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Periodical article Periodical article Leiden University catalogue Leiden University catalogue WorldCat catalogue WorldCat
Title:Psychological Distress in the First Year after Diagnosis of HIV Infection among Women in South Africa
Author:Olley, Benjamin O.
Year:2006
Periodical:African Journal of AIDS Research
Volume:5
Issue:3
Period:November
Pages:207-215
Language:English
Geographic term:South Africa
Subjects:mental health
AIDS
women
Health, Nutrition, and Medicine
External link:https://www.tandfonline.com/doi/abs/10.2989/16085900609490381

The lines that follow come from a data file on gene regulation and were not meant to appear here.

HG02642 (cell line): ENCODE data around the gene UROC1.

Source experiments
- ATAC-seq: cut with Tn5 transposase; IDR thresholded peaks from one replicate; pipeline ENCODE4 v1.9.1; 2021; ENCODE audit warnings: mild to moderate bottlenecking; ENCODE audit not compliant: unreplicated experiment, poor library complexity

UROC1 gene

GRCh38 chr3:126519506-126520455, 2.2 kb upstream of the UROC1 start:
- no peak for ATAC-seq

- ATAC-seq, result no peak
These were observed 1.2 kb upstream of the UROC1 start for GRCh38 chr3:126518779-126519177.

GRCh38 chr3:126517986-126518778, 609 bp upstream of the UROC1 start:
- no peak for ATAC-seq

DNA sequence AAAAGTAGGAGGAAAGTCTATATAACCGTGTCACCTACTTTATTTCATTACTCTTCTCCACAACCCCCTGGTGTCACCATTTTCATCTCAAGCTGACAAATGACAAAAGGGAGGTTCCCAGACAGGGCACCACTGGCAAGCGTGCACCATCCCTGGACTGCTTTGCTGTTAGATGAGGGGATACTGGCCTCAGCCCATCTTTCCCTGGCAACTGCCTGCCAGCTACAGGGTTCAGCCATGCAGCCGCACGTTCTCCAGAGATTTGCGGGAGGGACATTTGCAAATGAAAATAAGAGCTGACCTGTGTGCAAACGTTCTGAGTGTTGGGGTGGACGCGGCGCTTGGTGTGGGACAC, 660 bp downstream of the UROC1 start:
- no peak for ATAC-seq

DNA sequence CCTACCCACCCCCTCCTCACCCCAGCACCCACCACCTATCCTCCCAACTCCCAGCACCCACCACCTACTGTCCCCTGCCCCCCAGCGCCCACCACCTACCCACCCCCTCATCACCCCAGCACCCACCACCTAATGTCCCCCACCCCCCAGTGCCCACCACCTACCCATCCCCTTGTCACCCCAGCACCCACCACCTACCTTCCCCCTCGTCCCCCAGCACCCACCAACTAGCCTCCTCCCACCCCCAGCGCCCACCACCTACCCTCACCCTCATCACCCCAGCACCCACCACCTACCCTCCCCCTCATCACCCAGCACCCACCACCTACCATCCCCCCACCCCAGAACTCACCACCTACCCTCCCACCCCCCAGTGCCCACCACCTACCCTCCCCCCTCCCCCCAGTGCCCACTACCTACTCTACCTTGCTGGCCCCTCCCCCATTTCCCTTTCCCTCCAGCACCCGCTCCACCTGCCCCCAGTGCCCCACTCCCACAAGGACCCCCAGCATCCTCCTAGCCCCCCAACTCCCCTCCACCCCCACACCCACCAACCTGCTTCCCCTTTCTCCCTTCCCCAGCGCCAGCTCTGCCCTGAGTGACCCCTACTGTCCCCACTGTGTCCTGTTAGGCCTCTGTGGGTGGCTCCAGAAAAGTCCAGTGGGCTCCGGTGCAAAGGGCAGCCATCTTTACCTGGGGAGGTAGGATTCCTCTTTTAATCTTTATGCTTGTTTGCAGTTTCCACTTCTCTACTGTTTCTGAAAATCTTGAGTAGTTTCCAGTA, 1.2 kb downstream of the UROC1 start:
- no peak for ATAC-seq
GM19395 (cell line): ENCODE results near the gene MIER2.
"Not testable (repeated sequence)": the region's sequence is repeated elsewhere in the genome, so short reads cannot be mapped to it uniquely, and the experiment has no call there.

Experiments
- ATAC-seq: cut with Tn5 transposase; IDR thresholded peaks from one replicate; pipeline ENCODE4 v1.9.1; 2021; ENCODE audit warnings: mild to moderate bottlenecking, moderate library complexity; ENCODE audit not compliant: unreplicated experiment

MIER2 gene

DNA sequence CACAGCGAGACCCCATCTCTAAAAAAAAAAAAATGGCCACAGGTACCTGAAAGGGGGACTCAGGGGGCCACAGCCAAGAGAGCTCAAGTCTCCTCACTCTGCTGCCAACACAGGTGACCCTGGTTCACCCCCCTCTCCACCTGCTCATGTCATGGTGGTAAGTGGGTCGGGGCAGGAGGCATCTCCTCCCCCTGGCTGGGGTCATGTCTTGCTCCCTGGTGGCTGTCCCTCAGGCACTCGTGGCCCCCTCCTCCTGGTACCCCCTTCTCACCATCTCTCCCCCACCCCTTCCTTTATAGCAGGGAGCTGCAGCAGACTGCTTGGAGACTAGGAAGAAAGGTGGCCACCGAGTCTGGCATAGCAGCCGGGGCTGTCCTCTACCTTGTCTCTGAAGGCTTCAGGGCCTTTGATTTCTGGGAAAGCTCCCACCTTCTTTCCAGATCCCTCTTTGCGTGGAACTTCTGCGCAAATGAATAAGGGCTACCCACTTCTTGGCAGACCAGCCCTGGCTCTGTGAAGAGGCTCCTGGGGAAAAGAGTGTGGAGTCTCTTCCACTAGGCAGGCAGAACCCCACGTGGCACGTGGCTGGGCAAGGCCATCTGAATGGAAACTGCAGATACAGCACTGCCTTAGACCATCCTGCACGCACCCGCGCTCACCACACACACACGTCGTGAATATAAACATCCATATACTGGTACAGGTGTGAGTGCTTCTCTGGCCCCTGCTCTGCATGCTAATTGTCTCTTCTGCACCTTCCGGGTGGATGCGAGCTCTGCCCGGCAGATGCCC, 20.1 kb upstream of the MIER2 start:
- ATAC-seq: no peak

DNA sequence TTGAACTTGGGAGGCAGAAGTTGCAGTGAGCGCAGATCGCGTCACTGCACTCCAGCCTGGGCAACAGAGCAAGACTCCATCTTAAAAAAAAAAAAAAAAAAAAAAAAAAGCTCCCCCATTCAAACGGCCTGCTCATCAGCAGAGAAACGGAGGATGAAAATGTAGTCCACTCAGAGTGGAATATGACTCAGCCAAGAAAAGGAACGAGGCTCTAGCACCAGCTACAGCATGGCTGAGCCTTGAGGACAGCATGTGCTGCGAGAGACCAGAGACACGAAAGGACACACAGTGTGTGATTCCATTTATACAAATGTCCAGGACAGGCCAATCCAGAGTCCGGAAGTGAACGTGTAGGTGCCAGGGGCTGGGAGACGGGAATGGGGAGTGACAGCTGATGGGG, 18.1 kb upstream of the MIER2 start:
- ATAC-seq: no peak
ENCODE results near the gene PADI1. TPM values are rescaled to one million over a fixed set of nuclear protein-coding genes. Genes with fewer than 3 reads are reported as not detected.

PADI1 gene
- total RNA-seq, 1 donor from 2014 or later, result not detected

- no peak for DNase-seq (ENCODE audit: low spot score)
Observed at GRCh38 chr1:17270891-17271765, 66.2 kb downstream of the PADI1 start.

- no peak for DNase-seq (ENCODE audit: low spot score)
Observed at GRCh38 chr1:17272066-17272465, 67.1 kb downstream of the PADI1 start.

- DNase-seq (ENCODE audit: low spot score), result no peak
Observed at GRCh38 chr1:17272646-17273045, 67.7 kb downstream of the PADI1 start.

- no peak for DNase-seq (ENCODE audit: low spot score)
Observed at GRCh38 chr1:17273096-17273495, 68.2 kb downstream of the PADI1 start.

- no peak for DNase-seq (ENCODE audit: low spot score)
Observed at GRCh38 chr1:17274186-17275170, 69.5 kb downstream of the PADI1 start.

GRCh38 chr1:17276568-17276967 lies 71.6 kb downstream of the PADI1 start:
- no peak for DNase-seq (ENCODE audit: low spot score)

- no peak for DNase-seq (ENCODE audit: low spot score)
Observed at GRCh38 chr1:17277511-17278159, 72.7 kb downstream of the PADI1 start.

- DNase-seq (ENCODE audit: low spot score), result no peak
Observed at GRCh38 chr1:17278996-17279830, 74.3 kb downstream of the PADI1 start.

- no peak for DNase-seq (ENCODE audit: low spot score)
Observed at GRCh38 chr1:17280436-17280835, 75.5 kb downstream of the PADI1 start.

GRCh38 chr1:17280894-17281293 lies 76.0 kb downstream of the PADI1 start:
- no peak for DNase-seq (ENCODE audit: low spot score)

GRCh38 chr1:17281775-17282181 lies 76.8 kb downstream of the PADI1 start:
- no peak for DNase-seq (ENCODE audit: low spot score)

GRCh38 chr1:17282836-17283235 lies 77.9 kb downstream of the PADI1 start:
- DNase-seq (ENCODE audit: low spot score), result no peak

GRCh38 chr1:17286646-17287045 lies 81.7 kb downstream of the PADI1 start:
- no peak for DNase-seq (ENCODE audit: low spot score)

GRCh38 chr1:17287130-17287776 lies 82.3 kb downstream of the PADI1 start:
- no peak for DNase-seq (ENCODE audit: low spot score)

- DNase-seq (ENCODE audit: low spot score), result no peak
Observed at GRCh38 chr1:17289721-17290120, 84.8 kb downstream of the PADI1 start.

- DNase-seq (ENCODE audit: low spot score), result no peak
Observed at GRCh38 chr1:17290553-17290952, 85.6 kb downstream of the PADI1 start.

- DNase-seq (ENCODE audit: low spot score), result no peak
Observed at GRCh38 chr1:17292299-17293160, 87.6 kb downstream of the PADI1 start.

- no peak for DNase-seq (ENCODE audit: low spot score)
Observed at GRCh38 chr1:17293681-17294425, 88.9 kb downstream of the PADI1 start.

Abstract:One hundred and five HIV-positive black and coloured women were studied as they reported for follow-up health management at the outpatient clinic for infectious diseases at Tygerberg Hospital in Cape Town, South Africa. They were assessed at baseline and 51 returned for a follow-up interview six months later. Assessments involved use of the Mini-International Neuropsychiatric Interview (MINI), the Carver Brief COPE, and the Sheehan Disability Scale. Negative life events and risk behaviours were also evaluated. Fifty-nine women were diagnosed with at least one psychiatric disorder on the MINI at baseline. The most frequent diagnosis was major depression, followed by dysthymic disorder. A diagnosis of HIV or AIDS exacerbated the premorbid state of 19 percent of the women who reported a past history of depression. Twelve women were at risk for suicide, while 19 percent met criteria for a clinical diagnosis of post-traumatic stress disorder (PTSD) and 6.7 percent met the diagnosis of generalized anxiety disorders. At follow-up, 26 were diagnosed with at least a psychiatric disorder. Eleven met the criteria for major depression, while eight had a past history of depression. The number of women with PTSD increased from 19 percent of the total sample at baseline to 29.4 percent of those interviewed at follow-up. Conversely, the number with dysthymia dramatically decreased from 24 women at baseline to just one woman at follow-up. The number displaying suicidality also decreased from 12 at baseline to four at follow-up. At both baseline and follow-up, the number and impact of negative life events increased the likelihood of major depression persisting or recurring, but this association was not found for PTSD. These findings indicate that, over time, there is variability in psychiatric morbidity among coloured and black African women living with HIV and that a high number of negative life events may increase the likelihood of persistent major depression in these women. Bibliogr., sum. [Journal abstract]
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